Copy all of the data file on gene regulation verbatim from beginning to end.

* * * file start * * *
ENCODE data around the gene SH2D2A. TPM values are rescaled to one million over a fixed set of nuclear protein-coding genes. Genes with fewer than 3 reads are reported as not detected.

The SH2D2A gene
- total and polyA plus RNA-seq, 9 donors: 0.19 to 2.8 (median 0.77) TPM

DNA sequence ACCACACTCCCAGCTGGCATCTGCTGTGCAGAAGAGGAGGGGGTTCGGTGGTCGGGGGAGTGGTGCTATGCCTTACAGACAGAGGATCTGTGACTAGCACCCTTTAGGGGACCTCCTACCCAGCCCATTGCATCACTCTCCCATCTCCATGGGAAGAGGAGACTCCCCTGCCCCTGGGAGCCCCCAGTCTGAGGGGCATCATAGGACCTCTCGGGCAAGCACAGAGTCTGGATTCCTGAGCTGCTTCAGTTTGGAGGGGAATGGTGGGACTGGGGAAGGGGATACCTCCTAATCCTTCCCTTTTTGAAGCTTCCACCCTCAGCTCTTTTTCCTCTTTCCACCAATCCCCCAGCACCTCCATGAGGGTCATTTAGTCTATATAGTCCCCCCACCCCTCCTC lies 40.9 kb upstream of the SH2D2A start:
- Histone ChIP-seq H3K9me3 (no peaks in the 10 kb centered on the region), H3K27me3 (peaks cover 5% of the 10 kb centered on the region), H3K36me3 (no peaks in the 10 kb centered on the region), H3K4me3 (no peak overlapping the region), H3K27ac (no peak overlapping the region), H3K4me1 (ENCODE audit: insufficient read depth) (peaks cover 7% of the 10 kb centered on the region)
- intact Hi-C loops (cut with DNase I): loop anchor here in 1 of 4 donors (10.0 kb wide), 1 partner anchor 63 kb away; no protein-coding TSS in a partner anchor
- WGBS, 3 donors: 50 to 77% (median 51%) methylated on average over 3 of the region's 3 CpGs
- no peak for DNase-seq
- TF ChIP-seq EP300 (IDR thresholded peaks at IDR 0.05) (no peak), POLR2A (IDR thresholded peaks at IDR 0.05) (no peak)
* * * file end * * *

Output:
ENCODE data around the gene SH2D2A. TPM values are rescaled to one million over a fixed set of nuclear protein-coding genes. Genes with fewer than 3 reads are reported as not detected.

The SH2D2A gene
- total and polyA plus RNA-seq, 9 donors: 0.19 to 2.8 (median 0.77) TPM

DNA sequence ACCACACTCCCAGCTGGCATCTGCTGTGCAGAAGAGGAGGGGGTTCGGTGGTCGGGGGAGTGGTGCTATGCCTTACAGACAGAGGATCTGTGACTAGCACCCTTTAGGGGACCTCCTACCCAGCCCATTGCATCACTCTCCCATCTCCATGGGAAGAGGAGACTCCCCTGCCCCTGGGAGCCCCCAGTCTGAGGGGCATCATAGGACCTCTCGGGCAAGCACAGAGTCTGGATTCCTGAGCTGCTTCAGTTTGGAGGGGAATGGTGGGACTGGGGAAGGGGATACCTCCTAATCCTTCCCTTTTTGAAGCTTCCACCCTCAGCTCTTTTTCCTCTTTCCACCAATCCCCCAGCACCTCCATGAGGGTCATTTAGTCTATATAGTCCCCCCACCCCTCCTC lies 40.9 kb upstream of the SH2D2A start:
- Histone ChIP-seq H3K9me3 (no peaks in the 10 kb centered on the region), H3K27me3 (peaks cover 5% of the 10 kb centered on the region), H3K36me3 (no peaks in the 10 kb centered on the region), H3K4me3 (no peak overlapping the region), H3K27ac (no peak overlapping the region), H3K4me1 (ENCODE audit: insufficient read depth) (peaks cover 7% of the 10 kb centered on the region)
- intact Hi-C loops (cut with DNase I): loop anchor here in 1 of 4 donors (10.0 kb wide), 1 partner anchor 63 kb away; no protein-coding TSS in a partner anchor
- WGBS, 3 donors: 50 to 77% (median 51%) methylated on average over 3 of the region's 3 CpGs
- no peak for DNase-seq
- TF ChIP-seq EP300 (IDR thresholded peaks at IDR 0.05) (no peak), POLR2A (IDR thresholded peaks at IDR 0.05) (no peak)